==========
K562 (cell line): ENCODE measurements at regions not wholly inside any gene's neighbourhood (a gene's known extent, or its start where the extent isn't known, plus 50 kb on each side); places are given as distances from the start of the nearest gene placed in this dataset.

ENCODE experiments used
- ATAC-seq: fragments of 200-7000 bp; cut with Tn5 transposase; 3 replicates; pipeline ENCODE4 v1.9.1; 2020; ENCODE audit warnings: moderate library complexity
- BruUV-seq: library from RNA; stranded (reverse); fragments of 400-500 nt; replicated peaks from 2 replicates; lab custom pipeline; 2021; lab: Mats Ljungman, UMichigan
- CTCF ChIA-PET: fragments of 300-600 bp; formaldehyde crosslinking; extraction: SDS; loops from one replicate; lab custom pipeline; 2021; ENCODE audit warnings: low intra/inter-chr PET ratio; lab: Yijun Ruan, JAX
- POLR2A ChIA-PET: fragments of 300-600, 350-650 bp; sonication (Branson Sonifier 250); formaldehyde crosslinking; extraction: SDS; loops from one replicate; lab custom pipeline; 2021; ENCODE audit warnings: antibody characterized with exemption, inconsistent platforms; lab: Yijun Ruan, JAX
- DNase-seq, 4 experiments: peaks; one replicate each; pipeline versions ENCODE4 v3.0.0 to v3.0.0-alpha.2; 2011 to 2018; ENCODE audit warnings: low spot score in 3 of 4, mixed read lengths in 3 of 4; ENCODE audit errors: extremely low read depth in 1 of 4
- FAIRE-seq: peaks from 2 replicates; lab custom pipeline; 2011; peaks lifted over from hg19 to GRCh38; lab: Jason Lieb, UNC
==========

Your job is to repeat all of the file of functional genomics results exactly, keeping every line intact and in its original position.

K562 (cell line): ENCODE measurements at regions not wholly inside any gene's neighbourhood (a gene's known extent, or its start where the extent isn't known, plus 50 kb on each side); places are given as distances from the start of the nearest gene placed in this dataset.

ENCODE experiments used
- ATAC-seq: fragments of 200-7000 bp; cut with Tn5 transposase; 3 replicates; pipeline ENCODE4 v1.9.1; 2020; ENCODE audit warnings: moderate library complexity
- BruUV-seq: library from RNA; stranded (reverse); fragments of 400-500 nt; replicated peaks from 2 replicates; lab custom pipeline; 2021; lab: Mats Ljungman, UMichigan
- CTCF ChIA-PET: fragments of 300-600 bp; formaldehyde crosslinking; extraction: SDS; loops from one replicate; lab custom pipeline; 2021; ENCODE audit warnings: low intra/inter-chr PET ratio; lab: Yijun Ruan, JAX
- POLR2A ChIA-PET: fragments of 300-600, 350-650 bp; sonication (Branson Sonifier 250); formaldehyde crosslinking; extraction: SDS; loops from one replicate; lab custom pipeline; 2021; ENCODE audit warnings: antibody characterized with exemption, inconsistent platforms; lab: Yijun Ruan, JAX
- DNase-seq, 4 experiments: peaks; one replicate each; pipeline versions ENCODE4 v3.0.0 to v3.0.0-alpha.2; 2011 to 2018; ENCODE audit warnings: low spot score in 3 of 4, mixed read lengths in 3 of 4; ENCODE audit errors: extremely low read depth in 1 of 4
- FAIRE-seq: peaks from 2 replicates; lab custom pipeline; 2011; peaks lifted over from hg19 to GRCh38; lab: Jason Lieb, UNC